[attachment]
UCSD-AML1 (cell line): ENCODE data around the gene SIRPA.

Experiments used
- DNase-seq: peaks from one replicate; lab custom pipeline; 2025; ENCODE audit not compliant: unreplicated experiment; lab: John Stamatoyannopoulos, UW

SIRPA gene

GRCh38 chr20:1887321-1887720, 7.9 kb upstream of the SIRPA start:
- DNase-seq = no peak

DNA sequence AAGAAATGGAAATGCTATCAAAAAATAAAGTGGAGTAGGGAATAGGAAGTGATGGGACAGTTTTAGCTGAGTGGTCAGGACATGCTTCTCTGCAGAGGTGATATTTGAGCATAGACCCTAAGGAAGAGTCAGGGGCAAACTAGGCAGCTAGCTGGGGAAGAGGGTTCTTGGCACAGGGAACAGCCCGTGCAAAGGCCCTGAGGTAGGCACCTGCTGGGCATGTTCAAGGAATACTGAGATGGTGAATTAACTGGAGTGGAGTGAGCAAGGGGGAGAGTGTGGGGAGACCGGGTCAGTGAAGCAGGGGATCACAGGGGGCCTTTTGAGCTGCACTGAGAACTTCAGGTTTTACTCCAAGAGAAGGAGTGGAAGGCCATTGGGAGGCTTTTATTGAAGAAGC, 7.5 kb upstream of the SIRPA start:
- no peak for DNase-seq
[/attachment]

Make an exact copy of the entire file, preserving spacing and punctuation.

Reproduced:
UCSD-AML1 (cell line): ENCODE data around the gene SIRPA.

Experiments used
- DNase-seq: peaks from one replicate; lab custom pipeline; 2025; ENCODE audit not compliant: unreplicated experiment; lab: John Stamatoyannopoulos, UW

SIRPA gene

GRCh38 chr20:1887321-1887720, 7.9 kb upstream of the SIRPA start:
- DNase-seq = no peak

DNA sequence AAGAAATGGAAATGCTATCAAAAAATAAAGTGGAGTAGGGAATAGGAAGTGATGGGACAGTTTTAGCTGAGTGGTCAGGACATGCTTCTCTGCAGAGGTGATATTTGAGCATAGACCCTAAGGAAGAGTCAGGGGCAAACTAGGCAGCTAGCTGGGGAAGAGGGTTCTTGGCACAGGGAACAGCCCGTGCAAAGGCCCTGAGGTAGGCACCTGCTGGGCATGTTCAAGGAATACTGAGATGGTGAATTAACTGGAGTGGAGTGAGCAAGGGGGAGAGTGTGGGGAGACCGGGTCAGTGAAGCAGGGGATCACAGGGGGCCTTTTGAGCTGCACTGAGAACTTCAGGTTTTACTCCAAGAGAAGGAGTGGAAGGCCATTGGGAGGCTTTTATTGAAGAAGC, 7.5 kb upstream of the SIRPA start:
- no peak for DNase-seq